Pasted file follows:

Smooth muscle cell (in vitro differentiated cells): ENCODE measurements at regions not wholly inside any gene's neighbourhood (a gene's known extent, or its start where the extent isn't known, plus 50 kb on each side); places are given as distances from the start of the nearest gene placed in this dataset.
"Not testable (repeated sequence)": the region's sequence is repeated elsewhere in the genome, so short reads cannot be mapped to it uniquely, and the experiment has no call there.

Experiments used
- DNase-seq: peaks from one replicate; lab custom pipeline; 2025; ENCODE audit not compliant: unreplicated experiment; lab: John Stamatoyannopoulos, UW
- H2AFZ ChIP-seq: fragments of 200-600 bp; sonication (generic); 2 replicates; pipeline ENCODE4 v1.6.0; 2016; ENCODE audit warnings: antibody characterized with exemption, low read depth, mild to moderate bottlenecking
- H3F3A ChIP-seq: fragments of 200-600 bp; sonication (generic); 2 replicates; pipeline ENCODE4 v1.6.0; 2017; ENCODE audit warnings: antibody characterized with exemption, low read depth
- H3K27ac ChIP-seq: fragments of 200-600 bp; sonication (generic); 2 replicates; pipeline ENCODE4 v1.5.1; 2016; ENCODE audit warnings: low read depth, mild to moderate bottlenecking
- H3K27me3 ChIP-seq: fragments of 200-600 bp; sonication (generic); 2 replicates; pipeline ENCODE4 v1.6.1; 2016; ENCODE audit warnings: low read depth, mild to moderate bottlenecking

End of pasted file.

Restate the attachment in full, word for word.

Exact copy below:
Smooth muscle cell (in vitro differentiated cells): ENCODE measurements at regions not wholly inside any gene's neighbourhood (a gene's known extent, or its start where the extent isn't known, plus 50 kb on each side); places are given as distances from the start of the nearest gene placed in this dataset.
"Not testable (repeated sequence)": the region's sequence is repeated elsewhere in the genome, so short reads cannot be mapped to it uniquely, and the experiment has no call there.

Experiments used
- DNase-seq: peaks from one replicate; lab custom pipeline; 2025; ENCODE audit not compliant: unreplicated experiment; lab: John Stamatoyannopoulos, UW
- H2AFZ ChIP-seq: fragments of 200-600 bp; sonication (generic); 2 replicates; pipeline ENCODE4 v1.6.0; 2016; ENCODE audit warnings: antibody characterized with exemption, low read depth, mild to moderate bottlenecking
- H3F3A ChIP-seq: fragments of 200-600 bp; sonication (generic); 2 replicates; pipeline ENCODE4 v1.6.0; 2017; ENCODE audit warnings: antibody characterized with exemption, low read depth
- H3K27ac ChIP-seq: fragments of 200-600 bp; sonication (generic); 2 replicates; pipeline ENCODE4 v1.5.1; 2016; ENCODE audit warnings: low read depth, mild to moderate bottlenecking
- H3K27me3 ChIP-seq: fragments of 200-600 bp; sonication (generic); 2 replicates; pipeline ENCODE4 v1.6.1; 2016; ENCODE audit warnings: low read depth, mild to moderate bottlenecking